Is the NHL's Las Vegas gamble worth the risk?

Photographer: Michael Nagle/Bloomberg via Getty Images

LAS VEGAS – Mayor Carolyn Goodman has seen false starts and missteps in Las Vegas's attempts to get a major professional sports team through the years.

The NBA has kicked the tires on a team relocating to Sin City, but it hasn’t happened yet.

Las Vegas was a possible relocation option for the Montreal Expos in 2004 but that never materialized.

Only the last several years have the rumors and speculation turned real. The NHL is expected to make a decision on expansion into Las Vegas – granting a franchise to the city to play in the new T-Mobile Arena.

The league’s Board of Governors will meet Wednesday morning in Las Vegas with a vote on expansion likely on the agenda.

“The population cries for it and the size cries for it. We’re just really ready,” Goodman said. “Las Vegas is about extravagance, it’s about excitement, it’s about new things. We definitely could handle an NBA team a soccer team and ice hockey ... that was not one I had thought about.”

The potential choice to land an ice hockey team in this non-traditional market is one that took time and calculated procedures by the NHL.

The Las Vegas group led by Bill Foley has gone through all the necessary requirements to have a team ready for 2017-18. They have a beautiful new arena in the heart of the strip that’s ready for action. They have plans for a practice facility in Summerlin. He hit 14,000 season ticket deposits.

All the NHL’s questions have been answered by Foley. Now comes the real test.

Will Foley’s $500 million expansion fee will be worth the price for the NHL to enter a partnership with Vegas? Can the locals prove that this city can support a major sports team? And can a Las Vegas franchise make the league’s bottom line grow?

“It’s an outstanding sports city. Passionate fans. Very knowledgeable. They love their teams,” said UNLV deputy athletics director Darryl Seibel, who used to work for USA Hockey. “They’re very proud of the association with those teams.

“Sports holds a special place in Las Vegas. It’s part of our DNA.”

Competition in market 

Up and down the Las Vegas strip – the area where T-Mobile Arena sits – there’s competition for a paying customer’s entertainment dollar.

There are concerts, shows, restaurants and casinos. In 2015 Las Vegas drew a total of 42 million visitors.

Is this a positive or a negative for an NHL team looking to build its own name and brand? Those involved in the sports community in this area look at it as an overwhelming positive, one that has helped lift their products. The belief is that a stronger Las Vegas as a whole helps all entities involved.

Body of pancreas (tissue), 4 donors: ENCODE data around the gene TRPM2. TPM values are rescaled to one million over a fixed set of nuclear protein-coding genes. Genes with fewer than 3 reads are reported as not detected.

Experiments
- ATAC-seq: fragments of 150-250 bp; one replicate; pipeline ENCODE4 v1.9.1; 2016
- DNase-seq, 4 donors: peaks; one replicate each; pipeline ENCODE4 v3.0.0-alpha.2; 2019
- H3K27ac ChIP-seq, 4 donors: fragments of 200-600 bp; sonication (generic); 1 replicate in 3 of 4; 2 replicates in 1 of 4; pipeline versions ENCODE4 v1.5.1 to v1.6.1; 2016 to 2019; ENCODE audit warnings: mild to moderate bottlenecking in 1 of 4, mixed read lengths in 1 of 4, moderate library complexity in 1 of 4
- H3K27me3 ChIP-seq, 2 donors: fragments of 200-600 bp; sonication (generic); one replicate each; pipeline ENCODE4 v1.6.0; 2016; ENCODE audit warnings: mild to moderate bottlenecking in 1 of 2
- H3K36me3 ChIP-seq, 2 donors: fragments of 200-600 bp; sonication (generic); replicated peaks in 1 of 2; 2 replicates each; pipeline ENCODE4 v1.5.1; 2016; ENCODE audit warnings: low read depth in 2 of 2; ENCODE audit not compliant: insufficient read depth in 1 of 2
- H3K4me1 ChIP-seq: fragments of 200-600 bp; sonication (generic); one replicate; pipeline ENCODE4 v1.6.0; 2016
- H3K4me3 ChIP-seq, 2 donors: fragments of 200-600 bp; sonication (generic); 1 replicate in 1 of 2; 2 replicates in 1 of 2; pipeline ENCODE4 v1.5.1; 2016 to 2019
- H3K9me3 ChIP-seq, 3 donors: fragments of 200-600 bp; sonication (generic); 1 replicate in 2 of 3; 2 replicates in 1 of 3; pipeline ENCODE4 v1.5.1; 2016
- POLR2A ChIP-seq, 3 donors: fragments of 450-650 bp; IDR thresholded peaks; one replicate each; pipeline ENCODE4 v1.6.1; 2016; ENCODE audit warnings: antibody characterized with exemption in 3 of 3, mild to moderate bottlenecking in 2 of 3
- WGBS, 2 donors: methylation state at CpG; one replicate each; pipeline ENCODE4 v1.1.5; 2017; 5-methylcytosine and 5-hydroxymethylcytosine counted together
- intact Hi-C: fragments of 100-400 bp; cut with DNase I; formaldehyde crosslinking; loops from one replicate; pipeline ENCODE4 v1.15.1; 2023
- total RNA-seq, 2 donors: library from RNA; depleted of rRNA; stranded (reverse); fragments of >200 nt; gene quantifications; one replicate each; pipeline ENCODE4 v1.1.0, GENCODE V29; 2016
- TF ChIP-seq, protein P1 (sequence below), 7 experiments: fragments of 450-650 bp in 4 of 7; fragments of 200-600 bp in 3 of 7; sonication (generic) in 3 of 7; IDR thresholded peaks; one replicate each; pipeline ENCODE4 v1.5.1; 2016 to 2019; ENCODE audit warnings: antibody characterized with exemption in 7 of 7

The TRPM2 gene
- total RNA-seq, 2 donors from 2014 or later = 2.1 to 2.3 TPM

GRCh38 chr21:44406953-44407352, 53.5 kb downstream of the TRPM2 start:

“There’s no doubt there’s competition for the discretionary dollar here,” Seibel said. “You’re not going to turn on the lights and open the ticket booth and expect people to line up. Our fans are sophisticated and they have high expectations and they have innumerable choices for entertainment and demands on the discretionary dollar here. Ultimately that’s a benefit to us. It’s a positive. We’re able to draw upon the expertise and resources of game presentation people and other experts in entertainment who live and work right here that we may not have access to.” 

The large visitor population means there is a greater number of people to pull for hockey games on top of the local populations. 

Some fans, for example, may get tired of going to a casino or a concert and opt to go to a sporting event instead.

“We had a bunch of guys here last week – eight dudes and they lost all their money on a Friday night and decided to do something inexpensive. We’re the best in fun, affordable family entertainment southern Nevada has to offer and that’s why we’ve been able to succeed and stick around here so long. ” said Don Logan, the president and COO of the Las Vegas 51s minor league baseball team, who added, “(Hockey) is another menu item on the menu of entertainment options in the entertainment capital of the world.” 

Goodman noted that Canada is the No 1 direct flight partner to Las Vegas and “we have a huge Canadian base population here.”

There’s also a belief that fans in colder climates will want to take a weekend trip to Las Vegas to see their favorite team play.

“I think the visiting fans will flock to Vegas,” Logan said. 

But would someone come to Las Vegas just to see a sporting event they can see in 30 other markets rather than local staples like Cirque du Soleil or Britney Spears?

“The non-traditional Las Vegas demographic is not hockey friendly,” Vanderbilt sports economics professor John Vrooman said. “Visitors are not coming to Vegas to watch hockey and unstable transient fanbases do not create value in the corporate client driven NHL.”

But team supporters believe they finally have strength in numbers to overcome some of their historically perceived issues. Las Vegas has recently often been ranked one of the fastest growing cities in the United States. 

“I think the fact that it will be the only major sports franchise here – I’m biased but I think hockey live is the most entertaining sport in the world,” said Bob Strumm, who was the general manager of the IHL’s Las Vegas Thunder from 1993-94 until the organization folded in 1999. “I’m biased obviously but no question that for people who are exposed to hockey, I think it’s something that people will warm up to.” 

What’s your fanbase?

Fans who enter T-Mobile Arena for games won’t only be fans of other teams or visitors from halfway around the world looking for a sporting event.

They will also be part of Las Vegas’ local population.

Even though much of the action for visitors is located on the strip, the Las Vegas area is home to a population of over 2 million people – which has grown heavily since the late 90s when a major pro team in the area started to be discussed in a more serious nature. 

Sports fans for Las Vegas area teams are no different than fans all over the country. 

“Our fans come from every walk of life,” Seibel said in regards to UNLV fans. “They’re a cross section of Las Vegas. Our teams draw from throughout Southern Nevada, Arizona and Southern California. We have a strong fan following from the greater Southwest region and we’re really fortunate in that our brand in a national brand. It doesn’t just have local and regional appeal, it has national appeal.”